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Mistrust between Black Americans and health care systems due to historic discrimination

Posted at 9:20 AM, Jan 08, 2021
and last updated 2021-01-27 14:48:16-05

PHOENIX — The start of a new year is a time when a lot of people are making resolutions to keep better health. But historically, African Americans have faced a unique set of challenges to maintain a healthy lifestyle.

High blood pressure, diabetes, obesity and heart disease are just a few health issues that plague the African American community.

Local cardiologist, Dr. Paul Underwood, says a lot of what ails is due to a poor diet.

"If you're not able to have adequate nutrition or preventive nutrition, then it puts you at risk for developing some of these conditions," Underwood said.

Many poor eating habits, he says, can be traced all the way back to slavery, where Black slaves were forced to eat what their owners tossed aside, like the discarded parts of a pig or chicken.

"We had very limited resources at that time and those foods were necessary for survival," Underwood said.

Some slaves were allowed to grow vegetables in small gardens, but most resorted to adding extra salt, cornmeal and fat to make meals stretch and taste better. The early origins of what's now called "Soul Food" and part of Black culture.

"Those foods we see now are not as healthy," he said. Dr. Underwood says if you got sick, options for Black patients were limited back then.

In most cases, there was only one Black doctor for the entire community and they had to treat patients in facilities with fewer resources and had no access to the latest equipment and medical technology.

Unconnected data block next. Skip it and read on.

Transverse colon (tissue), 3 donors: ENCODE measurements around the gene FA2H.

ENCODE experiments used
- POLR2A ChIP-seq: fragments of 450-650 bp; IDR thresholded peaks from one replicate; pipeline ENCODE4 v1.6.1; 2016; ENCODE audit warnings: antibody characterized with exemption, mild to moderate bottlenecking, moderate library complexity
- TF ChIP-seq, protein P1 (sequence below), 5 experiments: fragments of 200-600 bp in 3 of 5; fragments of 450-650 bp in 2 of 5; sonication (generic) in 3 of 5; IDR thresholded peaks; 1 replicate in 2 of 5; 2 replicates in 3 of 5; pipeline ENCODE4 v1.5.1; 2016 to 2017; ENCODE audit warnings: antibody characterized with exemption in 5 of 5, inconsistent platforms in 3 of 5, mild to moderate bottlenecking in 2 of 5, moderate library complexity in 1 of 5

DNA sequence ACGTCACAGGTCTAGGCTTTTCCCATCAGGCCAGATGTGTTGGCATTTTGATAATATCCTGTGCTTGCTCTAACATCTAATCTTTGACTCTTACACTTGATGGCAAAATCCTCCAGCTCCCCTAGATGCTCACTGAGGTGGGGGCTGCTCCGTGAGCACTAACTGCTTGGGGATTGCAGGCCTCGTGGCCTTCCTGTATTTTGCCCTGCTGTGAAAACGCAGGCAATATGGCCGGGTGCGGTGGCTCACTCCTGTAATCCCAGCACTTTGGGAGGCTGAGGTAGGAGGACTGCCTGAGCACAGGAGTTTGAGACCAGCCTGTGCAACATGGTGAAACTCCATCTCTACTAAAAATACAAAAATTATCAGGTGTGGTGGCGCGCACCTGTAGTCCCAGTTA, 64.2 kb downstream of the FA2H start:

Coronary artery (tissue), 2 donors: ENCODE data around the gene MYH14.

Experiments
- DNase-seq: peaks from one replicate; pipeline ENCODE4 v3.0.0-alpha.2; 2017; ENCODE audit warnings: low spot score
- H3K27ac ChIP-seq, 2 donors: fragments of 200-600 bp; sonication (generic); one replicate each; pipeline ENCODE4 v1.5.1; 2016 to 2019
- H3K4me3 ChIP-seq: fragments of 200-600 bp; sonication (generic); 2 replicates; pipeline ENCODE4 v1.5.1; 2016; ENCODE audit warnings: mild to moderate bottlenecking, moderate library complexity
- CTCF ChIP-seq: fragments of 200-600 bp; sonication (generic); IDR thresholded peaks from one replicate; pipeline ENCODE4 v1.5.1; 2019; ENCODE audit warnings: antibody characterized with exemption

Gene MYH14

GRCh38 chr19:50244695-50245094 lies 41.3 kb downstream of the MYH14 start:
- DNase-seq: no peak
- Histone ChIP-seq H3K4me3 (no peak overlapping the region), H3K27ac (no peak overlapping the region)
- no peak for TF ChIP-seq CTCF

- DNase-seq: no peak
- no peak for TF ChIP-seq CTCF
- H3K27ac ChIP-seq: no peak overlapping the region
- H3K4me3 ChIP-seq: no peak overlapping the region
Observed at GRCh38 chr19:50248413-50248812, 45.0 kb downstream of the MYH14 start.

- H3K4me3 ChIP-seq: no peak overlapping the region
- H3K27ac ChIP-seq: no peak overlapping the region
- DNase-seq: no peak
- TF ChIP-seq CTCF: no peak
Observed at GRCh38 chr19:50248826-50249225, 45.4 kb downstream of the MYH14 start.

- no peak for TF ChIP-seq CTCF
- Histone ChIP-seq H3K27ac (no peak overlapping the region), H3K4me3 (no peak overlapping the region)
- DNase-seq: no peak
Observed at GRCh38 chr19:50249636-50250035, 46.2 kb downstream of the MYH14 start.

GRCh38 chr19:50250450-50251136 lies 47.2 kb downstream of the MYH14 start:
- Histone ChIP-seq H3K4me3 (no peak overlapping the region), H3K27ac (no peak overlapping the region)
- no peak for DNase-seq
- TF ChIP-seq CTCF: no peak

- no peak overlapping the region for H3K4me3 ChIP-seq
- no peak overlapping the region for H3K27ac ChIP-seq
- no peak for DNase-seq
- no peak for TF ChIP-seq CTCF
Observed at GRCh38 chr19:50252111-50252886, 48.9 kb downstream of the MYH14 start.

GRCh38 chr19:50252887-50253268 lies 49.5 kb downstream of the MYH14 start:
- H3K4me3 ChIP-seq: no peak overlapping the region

Underwood says it wasn't until the first big pandemic, the Spanish Flu of 1919, that Black doctors finally gained access.

"They finally started to allow Black physicians to go to the White hospitals to treat White patients, but they still did not allow the Black patients to go to the White hospitals.

Discrimination of the past had led to a mistrust in the health care system that many African Americans still have to this day.

Berdetta Hodge has thalassemia minor, a rare blood condition that's led to heart failure and other health conditions. For years she says doctors couldn't figure out what was wron, and she believes it's because they didn't want to consider her race as a factor.

"We are commonly misdiagnosed for things, because the way our body is affected is not the same," Hodge said. "And if you're not looking for it in an African American Woman or African American male... you miss it," she said.

Hodge says finding a Black doctor was critical in her journey back to health.

"It took Dr. Underwood to determine that we have to treat each person separately, and you have to look at race when it comes to health," Hodge said.

Berdetta's son, Jevin D. Hodge, has been by his mother's side every step of the way, seeing first hand the disconnect between African Americans and the health care system. Priority number one, he says, is more trained professionals to help patients with things like taking notes and keeping up with insurance while the patient is sick.

"They need people to help them. Not everyone is in a situation where they have family to support them, or a colleague to support them, or a significant other. We need more patient navigators within our health care system," he said.

Both doctor and patient agrees, African Americans need to hold themselves more accountable as well. They say, do the research, seek programs and take pride in eating healthy and get proper exercise to prevent becoming a patient at all.

"In fact, it's better to go to your doctor and take preventive measures, so you don't become sick. But that attitude hasn't really permeated into the Black community to a significant degree," Dr. Underwood said.

"We don't have a health care system, we have a sick care system in this country. We have a system where, you go get care when you're sick, not to keep up with your health," said Jevin Hodge.

Finally, Dr. Underwood says African Americans have to pay more attention to their mental health.

In a recent study by conducted by Cigna and reported by the CDC, it concludes African Americans are only 20 percent as likely to report mental distress, and 50 percent less likely to seek treatment for it compared to their White counterparts.